The Competitiveness Challenge for Secondary Capitals
Knowledge, Markets and the State
Debt, Deregulation and Financial Crises
Christina Kakderi and Anastasia Tasopoulou
The economic crisis of 2008_09 had an unprecedented impact on the Greek economy leading to profound transformation both at the political and economic level. This chapter explores the impact on the region of West Macedonia which, among the Greek regions, was one of the most severely affected by the recent crisis. The chapter demonstrated that the region lacked resilience owing to its inherited structural frailties and its over-dependence on a narrow set of industries and public sector employment and pay. Whilst the European Structural Funds provided some security in terms of funding as well as some much-needed adaptability in policy tools and instruments, the highly centralised nature of government and planning structures made for limited flexibility and responsiveness at the regional scale.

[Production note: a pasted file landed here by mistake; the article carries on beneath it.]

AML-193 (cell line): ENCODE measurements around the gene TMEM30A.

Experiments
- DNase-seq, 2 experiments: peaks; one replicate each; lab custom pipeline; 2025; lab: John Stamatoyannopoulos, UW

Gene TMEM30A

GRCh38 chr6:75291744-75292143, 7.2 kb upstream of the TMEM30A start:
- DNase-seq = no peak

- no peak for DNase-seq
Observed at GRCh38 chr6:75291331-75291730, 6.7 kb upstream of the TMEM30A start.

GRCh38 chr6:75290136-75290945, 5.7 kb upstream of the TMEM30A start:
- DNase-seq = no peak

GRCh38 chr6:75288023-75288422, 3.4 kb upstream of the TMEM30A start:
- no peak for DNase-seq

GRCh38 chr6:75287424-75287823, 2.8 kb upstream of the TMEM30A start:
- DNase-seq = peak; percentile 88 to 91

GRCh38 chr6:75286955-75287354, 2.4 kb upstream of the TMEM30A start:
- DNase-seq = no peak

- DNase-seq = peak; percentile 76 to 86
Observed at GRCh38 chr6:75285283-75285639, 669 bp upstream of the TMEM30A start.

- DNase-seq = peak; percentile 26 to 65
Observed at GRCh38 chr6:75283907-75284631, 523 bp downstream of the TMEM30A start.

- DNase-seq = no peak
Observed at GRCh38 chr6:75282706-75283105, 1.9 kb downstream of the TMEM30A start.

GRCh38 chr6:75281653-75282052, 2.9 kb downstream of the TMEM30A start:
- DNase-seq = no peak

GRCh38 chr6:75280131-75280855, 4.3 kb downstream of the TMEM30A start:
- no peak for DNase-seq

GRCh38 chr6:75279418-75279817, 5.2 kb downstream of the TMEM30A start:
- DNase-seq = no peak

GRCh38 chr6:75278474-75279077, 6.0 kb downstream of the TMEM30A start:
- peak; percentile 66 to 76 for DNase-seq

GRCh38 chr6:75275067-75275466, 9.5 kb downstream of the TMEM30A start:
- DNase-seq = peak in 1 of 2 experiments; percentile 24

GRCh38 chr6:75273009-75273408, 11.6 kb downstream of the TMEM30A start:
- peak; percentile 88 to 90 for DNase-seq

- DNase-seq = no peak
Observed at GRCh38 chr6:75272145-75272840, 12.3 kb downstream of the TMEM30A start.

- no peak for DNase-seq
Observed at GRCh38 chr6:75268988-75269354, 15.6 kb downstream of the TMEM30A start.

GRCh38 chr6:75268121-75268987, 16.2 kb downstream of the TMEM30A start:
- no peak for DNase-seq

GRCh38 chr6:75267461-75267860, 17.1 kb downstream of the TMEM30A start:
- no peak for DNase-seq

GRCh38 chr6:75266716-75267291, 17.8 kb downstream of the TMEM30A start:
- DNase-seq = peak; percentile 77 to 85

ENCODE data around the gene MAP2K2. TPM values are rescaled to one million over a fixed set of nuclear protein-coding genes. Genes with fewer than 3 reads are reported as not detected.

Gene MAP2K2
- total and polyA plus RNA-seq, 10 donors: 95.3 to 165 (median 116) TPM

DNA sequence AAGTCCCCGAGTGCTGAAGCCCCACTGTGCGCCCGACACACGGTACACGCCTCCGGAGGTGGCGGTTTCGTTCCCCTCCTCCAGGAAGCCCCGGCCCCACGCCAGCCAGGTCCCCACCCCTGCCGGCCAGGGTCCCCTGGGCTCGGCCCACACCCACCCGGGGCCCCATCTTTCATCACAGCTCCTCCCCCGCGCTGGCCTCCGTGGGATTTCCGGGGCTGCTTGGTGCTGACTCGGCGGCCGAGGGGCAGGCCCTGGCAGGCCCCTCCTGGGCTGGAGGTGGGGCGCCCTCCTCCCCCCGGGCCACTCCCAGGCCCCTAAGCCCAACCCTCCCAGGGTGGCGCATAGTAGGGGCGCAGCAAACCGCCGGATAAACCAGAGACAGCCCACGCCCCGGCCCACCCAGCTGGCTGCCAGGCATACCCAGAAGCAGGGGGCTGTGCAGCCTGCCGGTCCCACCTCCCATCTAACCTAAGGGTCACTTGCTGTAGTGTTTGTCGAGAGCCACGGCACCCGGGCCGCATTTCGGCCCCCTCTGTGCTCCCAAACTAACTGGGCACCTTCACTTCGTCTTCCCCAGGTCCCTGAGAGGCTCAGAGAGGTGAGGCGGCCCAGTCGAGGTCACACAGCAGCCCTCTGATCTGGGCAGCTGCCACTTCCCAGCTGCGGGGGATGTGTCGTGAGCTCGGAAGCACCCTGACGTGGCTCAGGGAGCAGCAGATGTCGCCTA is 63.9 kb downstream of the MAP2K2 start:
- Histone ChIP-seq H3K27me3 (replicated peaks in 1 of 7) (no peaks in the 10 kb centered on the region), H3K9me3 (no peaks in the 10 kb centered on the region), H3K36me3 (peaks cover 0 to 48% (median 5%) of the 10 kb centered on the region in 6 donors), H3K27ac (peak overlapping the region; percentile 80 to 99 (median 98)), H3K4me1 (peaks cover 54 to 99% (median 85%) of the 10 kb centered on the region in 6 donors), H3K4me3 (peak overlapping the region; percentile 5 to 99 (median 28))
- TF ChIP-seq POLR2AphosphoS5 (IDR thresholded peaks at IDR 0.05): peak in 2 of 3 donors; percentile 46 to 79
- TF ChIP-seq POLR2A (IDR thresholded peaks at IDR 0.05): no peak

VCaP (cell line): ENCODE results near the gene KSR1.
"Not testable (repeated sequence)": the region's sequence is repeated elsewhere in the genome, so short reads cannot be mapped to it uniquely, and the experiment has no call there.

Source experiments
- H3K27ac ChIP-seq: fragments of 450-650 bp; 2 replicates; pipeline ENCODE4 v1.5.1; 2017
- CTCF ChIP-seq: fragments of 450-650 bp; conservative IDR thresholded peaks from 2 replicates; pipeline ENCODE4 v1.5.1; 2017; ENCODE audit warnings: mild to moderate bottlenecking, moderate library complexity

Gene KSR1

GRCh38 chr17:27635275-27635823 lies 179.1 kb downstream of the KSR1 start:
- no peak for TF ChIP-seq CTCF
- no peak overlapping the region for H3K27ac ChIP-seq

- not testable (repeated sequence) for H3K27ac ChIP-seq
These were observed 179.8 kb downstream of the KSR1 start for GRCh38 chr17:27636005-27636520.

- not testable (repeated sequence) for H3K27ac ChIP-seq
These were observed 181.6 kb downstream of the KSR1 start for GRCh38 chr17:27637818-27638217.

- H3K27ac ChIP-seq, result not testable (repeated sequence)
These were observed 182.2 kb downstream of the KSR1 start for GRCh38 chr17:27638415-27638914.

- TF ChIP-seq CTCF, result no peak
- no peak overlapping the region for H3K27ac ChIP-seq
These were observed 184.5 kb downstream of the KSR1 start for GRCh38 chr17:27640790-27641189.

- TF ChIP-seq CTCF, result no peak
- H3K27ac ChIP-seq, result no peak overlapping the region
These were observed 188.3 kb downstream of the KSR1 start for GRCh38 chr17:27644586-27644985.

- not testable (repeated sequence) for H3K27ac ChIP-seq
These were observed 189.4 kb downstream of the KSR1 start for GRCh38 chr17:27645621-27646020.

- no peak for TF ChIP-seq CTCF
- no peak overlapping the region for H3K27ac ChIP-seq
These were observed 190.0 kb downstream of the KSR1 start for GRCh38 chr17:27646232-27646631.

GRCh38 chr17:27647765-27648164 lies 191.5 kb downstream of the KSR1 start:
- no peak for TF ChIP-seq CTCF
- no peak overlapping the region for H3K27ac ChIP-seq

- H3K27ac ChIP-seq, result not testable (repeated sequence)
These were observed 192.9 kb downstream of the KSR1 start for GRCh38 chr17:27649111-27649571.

Fred P. Gale
Fred P. Gale
This chapter develops an approach for operationalising the concept of regional economic resilience in a cross-comparative analysis of the effects of the 2008_09 economic crisis on European regions. The approach focuses on measuring resilience in terms of post-shock outcomes and adapts available methods for dating regional business cycles to capture differences in both the timing of when the shock hit regions, and the amplitude and duration of the downturns experienced and subsequent recoveries. This analysis highlights that the economic crisis of 2008_09 was not a single event but rather a series of closely connected events that together amounted to a major economic shock. Different places were affected by these events at different times. The business cycle approach adopted for this work is a major innovation in approaches to measuring the resilience of economies to economic shocks, as it allows a more nuanced measurement of the particular response of each region.